Are you considering investing in an initiative to build a culture of innovation? We have some tips for that! In this 2-part blog series, we share some insights from the trenches into what exactly is a culture of innovation along with ideas on how to kick-start a program in this space.
What is a Culture of Innovation?
If you’re a fan of The Office, you probably remember when Steve Carrel’s character Michael walked out into the main open area and loudly proclaimed “I declare bankruptcy!” To which, the a staff replied, “you can’t just “declare it, you have to file it.”(watch the scene here)
Like any well-intended initiative, you can’t simply “declare” you are an innovative organization or create a standalone innovation lab. You actually have to take the steps at the CXO level to make sure your organizational model supports innovation from the top down. In our experience, organizations that have successfully embedded a culture of innovation adhere to the values of innovation in all initiatives (outside of innovation), in addition to having a departmental function or innovation lab.
To that end, you have to start somewhere, right? We recommend treating any culture of innovation initiative just as you would an external program and have provided a few insights on how to address these areas below:
- Establish a charter or program plan to document initial concepts, along with CSFs and KPIs. This will be used to gain CXO alignment and consensus.
- Develop a project plan / roadmap to track the key activities, deadlines, and performance. The expected outcomes will need to align directly to the CXO initiatives in order for this plan to have any merit.
- Establish a regular cadence for evaluation alongside other innovation programs to assess progress and future actions based on previous successes. This will greatly improve your ability to regularly socialize the performance up and down the ladder within the organization.
You’ve Got Approval To Build A Culture Of Innovation – Now What?
Once you’ve gained CXO alignment on the initiative’s goals, you can consider different ways to implement the culture of innovation program. We recommend treating this as a formal internal program and assigning an internal resource to oversee it to make sure it’s being planned for and documented appropriately. To that end, you’ll want to not only document your concept, but also consider how it could work, and the impacts to other departments and how it will be mitigated.
Make sure you include all of the following in your documentation:
- Detailed description of the program concept (“what it is”)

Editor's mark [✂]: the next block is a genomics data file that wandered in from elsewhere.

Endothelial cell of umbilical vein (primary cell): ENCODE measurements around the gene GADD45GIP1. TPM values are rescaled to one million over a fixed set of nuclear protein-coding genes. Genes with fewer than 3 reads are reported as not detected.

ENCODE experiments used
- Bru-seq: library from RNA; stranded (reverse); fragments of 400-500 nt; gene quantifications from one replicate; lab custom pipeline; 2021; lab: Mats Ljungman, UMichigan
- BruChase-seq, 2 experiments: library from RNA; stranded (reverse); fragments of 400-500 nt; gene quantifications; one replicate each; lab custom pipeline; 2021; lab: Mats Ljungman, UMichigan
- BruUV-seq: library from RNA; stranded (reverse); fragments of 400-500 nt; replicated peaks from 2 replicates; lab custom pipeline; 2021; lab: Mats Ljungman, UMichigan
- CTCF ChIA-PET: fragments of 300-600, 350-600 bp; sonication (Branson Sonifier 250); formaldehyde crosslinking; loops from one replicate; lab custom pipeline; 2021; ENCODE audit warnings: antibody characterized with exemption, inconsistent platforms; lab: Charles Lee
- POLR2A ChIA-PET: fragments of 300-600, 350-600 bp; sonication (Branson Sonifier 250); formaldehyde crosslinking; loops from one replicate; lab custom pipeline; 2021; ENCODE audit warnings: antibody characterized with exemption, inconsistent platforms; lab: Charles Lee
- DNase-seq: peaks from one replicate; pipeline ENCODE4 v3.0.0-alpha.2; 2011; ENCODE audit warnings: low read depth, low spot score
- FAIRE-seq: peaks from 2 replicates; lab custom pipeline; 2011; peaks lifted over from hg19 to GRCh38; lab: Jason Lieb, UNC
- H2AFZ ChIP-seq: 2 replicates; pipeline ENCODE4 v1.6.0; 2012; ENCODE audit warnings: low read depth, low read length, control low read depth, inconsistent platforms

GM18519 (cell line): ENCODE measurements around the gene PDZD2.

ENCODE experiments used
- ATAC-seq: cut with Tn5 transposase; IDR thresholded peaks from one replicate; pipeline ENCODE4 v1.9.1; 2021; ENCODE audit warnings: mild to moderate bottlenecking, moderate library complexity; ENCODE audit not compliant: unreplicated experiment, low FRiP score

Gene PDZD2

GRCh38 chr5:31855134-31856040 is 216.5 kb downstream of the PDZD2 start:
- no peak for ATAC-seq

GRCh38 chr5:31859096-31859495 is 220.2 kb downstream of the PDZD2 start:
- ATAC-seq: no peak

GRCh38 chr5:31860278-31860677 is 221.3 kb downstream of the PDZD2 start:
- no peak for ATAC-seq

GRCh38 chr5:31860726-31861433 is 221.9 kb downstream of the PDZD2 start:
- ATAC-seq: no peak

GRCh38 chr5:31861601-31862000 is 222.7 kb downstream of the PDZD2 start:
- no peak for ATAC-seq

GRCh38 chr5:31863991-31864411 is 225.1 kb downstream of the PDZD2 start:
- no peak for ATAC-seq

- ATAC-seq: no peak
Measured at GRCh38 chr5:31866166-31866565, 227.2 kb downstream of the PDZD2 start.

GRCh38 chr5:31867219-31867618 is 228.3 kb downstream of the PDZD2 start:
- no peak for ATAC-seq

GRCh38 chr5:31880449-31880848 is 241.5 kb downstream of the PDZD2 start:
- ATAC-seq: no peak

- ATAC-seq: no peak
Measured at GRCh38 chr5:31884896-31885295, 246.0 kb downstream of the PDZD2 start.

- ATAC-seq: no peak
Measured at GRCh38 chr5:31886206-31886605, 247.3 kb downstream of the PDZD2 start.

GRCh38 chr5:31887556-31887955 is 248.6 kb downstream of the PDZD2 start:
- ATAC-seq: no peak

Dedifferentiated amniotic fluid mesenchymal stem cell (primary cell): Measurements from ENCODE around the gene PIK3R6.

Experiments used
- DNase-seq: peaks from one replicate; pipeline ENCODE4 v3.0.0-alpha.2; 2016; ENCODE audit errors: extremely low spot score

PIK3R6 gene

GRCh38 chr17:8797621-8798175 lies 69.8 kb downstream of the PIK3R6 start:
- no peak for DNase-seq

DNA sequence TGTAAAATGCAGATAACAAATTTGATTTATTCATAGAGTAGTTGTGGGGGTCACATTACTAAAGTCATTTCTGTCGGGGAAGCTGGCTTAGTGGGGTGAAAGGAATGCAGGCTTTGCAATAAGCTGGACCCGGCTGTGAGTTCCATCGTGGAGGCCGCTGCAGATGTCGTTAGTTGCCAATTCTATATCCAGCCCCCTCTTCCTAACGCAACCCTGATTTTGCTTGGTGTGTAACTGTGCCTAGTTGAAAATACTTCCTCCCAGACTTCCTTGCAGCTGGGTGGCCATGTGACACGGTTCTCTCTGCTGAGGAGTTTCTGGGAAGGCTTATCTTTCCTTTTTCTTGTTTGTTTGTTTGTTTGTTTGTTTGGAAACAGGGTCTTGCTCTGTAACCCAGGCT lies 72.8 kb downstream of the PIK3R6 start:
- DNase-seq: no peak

- Detailed description of how you envision the program logistically will function (“how it could work”)
- Outline preliminary CSFs and KPIs to detail how the program performance will be measured (“how it will be measured” )
- Overview of key stakeholders and what role they will have in the program (“who’s responsible”)
- Outline of any strategic and tactical boundaries (“what is and isn’t included”)
- High-level timeline for program prep and rollout (“key milestones”)
- Any known potential barriers to the program development or ongoing management and how it will be mitigated (“roadblocks”)
- Budget snapshot of funds that will be required for the first year of the program (“how it will be funded”)
If you need a program plan template, we have free resources available for use. Contact us!
How Do You Create Measurable Goals In Your Program Charter?
Establishing KPIs and CSFs are essential components to developing a program plan or charter. How else will you know if the program is performing to expectations if you aren’t measuring your outcomes? If you’re unfamiliar with the relationship between the two, let’s have a quick review:
KPI stands for Key Performance Indicators, whereas CSF stands for Critical Success Factors. You may have heard the terms used interchangeably, but it’s important to note that they are different, the two have a symbiotic relationship. CSFs are the cause of your success, indicating what resources are required to achieve it, whereas KPIs are the effects of your actions indicating when you’ve hit the expected mark.
- CSFs for a baker who is making a cake are focused on having enough of the right ingredients to bake the cake: flour, sugar, eggs, butter or oil, vanilla, etc
- KPIs of baking a cake are specific criteria that help the baker to know whether it looks right and tastes good
KPIs should be specific enough for everyone involved to share the same benchmark for “tasting good” and “looking right.” Should the cake have a certain density – light and airy or rich and dense? Should it be golden brown or white in color?
Once your program is underway, the program leader will be responsible for making sure that all key stakeholders are routinely informed of the progress. In order to have meaningful insights to share, we recommend that all activities clearly define expected outcomes and any related performance metrics to be tracked. Then, you will be well-equipped to host a regular cadence for evaluation of the program and its metrics as they are achieved.
It takes time to deepen your internal impact and become a true innovation-led company. Building a culture of innovation starts internally – from the inside-out. Employees want to feel independent enough to own their innovative thinking and to pursue the ideas they are passionate about. In fact, if management effectively fosters a creative and open environment, innovation will happen naturally.
When you’re ready to dig deeper, let’s talk about it! From brainstorming pilot ideas and creating program plans to full management, we can help you foster and manage a meaningful culture of innovation program for your organization of any shape and size.
For further reading, we recommend checking out these articles: